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Obama, No Longer Facing Obstructionist Republicans, Still Acting Like A Republican

Former President Barack Obama on Monday night cautioned freshman members of the U.S. House against pushing for broadly popular, sweeping reforms by suggesting that voters will reject progressive policies due to their supposed high costs - despite evidence to the contrary.

At a meeting organized by House Speaker Nancy Pelosi, Obama told several first-term members that they should continue to pursue "bold" policy ideas while tempering their hope for change because of the (perceived) cost of those ideas.

Puzzling, predictable and problematic.

Some slammed the former president for appearing to try to tamp down the ambition, passion, and sense of urgency many freshman, including Reps. Alexandria Ocasio-Cortez and Rashida Tlaib have brought to their work, hoping to combat a climate crisis fueled by corporate greed and politicians' complicity; a for-profit health insurance system which has left tens of millions of Americans without healthcare; and rising economic inequality. You know, saving lives and saving the planet.

Obama's remarks put him at odds with a number of 2020 Democratic presidential candidates, at least 10 of whom support a Green New Deal and a majority of whom have backed a Medicare for All plan, including several who have co-sponsored Bernie Sanders' bill in the U.S. Senate.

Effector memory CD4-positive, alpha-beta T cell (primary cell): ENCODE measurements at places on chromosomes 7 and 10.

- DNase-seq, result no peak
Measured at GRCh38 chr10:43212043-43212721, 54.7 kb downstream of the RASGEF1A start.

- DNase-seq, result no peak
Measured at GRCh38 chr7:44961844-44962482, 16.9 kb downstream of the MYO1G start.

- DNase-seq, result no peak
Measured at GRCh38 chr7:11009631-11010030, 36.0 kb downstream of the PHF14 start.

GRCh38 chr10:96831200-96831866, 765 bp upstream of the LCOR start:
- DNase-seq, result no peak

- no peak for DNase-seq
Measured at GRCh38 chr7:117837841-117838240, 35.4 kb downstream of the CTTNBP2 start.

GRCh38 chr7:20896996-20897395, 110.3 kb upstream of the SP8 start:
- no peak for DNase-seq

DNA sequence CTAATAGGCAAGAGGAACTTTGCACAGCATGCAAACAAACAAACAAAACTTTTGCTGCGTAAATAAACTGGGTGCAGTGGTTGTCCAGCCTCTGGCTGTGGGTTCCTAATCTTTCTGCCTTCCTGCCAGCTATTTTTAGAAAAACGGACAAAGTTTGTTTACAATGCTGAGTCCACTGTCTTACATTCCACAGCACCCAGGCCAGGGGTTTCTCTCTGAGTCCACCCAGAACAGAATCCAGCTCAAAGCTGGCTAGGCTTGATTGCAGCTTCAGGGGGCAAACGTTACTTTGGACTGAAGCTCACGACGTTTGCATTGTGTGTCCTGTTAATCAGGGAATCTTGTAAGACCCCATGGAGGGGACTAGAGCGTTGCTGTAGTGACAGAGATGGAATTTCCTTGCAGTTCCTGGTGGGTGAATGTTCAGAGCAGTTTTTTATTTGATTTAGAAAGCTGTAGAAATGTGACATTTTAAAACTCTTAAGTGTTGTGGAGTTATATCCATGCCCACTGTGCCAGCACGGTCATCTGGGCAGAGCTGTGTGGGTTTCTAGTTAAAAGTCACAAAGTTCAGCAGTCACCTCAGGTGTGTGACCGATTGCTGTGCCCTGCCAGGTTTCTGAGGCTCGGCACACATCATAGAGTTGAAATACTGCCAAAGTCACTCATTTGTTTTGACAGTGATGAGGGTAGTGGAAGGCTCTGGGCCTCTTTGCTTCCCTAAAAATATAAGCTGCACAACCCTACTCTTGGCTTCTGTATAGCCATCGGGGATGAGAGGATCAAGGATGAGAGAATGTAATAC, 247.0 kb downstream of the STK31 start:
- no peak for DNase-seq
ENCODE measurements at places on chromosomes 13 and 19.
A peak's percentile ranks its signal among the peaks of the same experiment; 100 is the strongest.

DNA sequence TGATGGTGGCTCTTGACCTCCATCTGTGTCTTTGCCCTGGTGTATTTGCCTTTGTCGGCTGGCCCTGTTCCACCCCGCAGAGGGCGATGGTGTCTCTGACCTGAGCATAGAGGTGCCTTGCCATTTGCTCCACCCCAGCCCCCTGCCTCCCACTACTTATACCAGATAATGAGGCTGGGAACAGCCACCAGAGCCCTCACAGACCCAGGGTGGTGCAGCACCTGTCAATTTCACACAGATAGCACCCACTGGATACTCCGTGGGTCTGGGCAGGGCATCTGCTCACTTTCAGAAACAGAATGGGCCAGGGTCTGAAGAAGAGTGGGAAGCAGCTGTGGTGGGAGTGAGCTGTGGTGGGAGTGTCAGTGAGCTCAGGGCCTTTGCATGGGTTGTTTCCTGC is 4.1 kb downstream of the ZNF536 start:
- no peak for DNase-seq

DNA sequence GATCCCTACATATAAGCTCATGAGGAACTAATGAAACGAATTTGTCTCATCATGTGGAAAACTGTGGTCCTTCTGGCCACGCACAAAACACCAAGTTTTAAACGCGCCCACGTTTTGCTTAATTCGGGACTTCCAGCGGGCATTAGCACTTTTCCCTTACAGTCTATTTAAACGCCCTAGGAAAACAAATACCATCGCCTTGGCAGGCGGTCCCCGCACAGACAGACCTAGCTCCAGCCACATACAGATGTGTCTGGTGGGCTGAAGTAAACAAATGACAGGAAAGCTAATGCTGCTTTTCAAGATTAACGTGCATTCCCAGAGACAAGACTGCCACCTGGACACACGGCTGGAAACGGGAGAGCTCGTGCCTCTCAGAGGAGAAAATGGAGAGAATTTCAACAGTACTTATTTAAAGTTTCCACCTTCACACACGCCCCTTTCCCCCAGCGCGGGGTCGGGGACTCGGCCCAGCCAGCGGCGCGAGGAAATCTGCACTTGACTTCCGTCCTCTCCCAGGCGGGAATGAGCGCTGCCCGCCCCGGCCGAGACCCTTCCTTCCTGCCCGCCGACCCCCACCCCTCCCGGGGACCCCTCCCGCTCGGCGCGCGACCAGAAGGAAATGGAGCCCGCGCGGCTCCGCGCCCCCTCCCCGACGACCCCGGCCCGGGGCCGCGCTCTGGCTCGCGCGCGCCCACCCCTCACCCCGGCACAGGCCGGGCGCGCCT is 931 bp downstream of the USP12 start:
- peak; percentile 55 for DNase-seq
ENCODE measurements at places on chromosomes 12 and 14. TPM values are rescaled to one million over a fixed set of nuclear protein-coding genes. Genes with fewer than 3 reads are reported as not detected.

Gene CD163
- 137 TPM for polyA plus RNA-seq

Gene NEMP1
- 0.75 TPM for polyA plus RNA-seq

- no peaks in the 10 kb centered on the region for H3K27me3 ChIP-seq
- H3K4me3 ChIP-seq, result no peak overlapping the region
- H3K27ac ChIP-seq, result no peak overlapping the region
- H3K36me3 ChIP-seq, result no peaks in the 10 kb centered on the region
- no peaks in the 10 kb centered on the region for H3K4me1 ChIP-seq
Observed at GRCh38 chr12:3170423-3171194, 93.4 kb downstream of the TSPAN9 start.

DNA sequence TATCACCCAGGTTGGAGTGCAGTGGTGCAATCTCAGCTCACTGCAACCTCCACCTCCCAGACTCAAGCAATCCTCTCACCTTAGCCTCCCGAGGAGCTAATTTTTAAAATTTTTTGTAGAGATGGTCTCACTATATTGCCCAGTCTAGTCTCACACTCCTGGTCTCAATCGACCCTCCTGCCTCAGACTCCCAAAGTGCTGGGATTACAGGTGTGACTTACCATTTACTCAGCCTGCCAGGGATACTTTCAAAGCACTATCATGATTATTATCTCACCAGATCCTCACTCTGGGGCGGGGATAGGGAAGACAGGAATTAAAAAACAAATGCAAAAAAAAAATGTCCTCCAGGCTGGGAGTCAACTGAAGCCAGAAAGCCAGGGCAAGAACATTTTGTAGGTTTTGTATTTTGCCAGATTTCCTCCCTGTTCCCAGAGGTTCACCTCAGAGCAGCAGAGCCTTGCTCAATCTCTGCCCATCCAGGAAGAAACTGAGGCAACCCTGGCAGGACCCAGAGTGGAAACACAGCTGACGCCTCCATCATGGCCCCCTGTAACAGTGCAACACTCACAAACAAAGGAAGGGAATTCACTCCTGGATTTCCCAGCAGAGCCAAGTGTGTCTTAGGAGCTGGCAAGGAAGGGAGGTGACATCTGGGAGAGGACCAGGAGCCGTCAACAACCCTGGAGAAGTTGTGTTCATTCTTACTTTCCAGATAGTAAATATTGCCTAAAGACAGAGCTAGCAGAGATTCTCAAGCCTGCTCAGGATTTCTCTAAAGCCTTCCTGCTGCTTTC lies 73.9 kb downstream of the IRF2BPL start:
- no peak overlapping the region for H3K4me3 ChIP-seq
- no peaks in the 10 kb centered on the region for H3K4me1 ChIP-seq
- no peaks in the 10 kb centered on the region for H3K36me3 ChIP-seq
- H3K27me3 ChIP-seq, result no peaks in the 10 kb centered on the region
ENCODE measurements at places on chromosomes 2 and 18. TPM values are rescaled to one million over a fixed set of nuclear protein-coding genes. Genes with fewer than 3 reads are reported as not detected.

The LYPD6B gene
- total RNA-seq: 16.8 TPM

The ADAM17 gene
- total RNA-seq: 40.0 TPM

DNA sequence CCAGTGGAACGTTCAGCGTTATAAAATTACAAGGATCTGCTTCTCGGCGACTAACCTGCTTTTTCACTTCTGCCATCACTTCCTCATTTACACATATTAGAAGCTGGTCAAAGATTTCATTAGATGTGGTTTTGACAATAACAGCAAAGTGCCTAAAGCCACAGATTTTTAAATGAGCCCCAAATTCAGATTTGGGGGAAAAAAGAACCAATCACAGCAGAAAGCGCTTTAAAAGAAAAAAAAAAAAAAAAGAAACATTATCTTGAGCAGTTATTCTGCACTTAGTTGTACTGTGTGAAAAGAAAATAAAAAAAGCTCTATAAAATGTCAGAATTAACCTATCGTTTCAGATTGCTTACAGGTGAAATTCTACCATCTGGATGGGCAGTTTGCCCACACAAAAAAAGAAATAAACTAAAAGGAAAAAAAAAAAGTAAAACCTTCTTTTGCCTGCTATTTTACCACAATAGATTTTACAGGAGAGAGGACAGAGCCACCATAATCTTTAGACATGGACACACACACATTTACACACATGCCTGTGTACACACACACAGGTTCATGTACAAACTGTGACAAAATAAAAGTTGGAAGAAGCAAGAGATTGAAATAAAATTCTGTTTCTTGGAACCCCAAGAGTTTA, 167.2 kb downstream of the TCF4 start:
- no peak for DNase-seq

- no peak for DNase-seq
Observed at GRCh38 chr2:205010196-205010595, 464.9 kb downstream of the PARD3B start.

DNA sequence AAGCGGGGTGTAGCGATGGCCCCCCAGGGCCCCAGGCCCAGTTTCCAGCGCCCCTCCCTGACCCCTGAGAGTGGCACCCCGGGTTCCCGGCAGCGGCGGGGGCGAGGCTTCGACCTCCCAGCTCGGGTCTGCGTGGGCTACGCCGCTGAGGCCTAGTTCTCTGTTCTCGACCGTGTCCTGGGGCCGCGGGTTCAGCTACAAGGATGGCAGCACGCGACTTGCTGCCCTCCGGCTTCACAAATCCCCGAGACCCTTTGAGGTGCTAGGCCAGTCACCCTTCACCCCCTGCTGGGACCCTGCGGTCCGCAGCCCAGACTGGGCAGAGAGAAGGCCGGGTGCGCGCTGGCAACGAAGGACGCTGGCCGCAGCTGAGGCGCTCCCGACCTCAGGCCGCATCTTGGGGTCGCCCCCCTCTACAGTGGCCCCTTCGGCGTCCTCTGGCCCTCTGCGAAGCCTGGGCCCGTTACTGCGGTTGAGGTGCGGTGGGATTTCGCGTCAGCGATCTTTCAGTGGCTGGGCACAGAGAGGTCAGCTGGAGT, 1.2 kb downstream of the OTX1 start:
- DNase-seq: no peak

According to the Washington Post, the former president mainly expressed concern with how voters will react to progressive policies that require financial investment.

However, the majority of the public supports the proposals, and most Americans surveyed by YouGov in January said that the wealthiest people in the country and corporations should be taxed at a higher rate in order to fund a Green New Deal. Fifty-nine percent of those surveyed by The Hill also said that the top marginal tax rate should be raised to 70 percent in order to combat inequality and fund progressive policies.

On social media, some critics added that Obama's comments crystallized the results of his two terms in the White House, during which he pushed for healthcare reforms that insulated the private insurance industry; bailed out the U.S. financial system without holding big banks accountable for causing the 2008 financial meltdown and leaving working Americans still struggling through a foreclosure crisis; and failed to propose ambitious targets for reducing fossil fuel emissions.

This work is licensed under a Creative Commons Attribution-Share Alike 3.0 License.

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See also:

* Splinter: Barack Obama's Just Asking Some Questions That We Already Have the Answers For.

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Plus:

* Sun-Times: Taxpayer Tab For Roads Around Obama Presidential Center: $175 Million.

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Comments welcome.



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Posted on March 27, 2019


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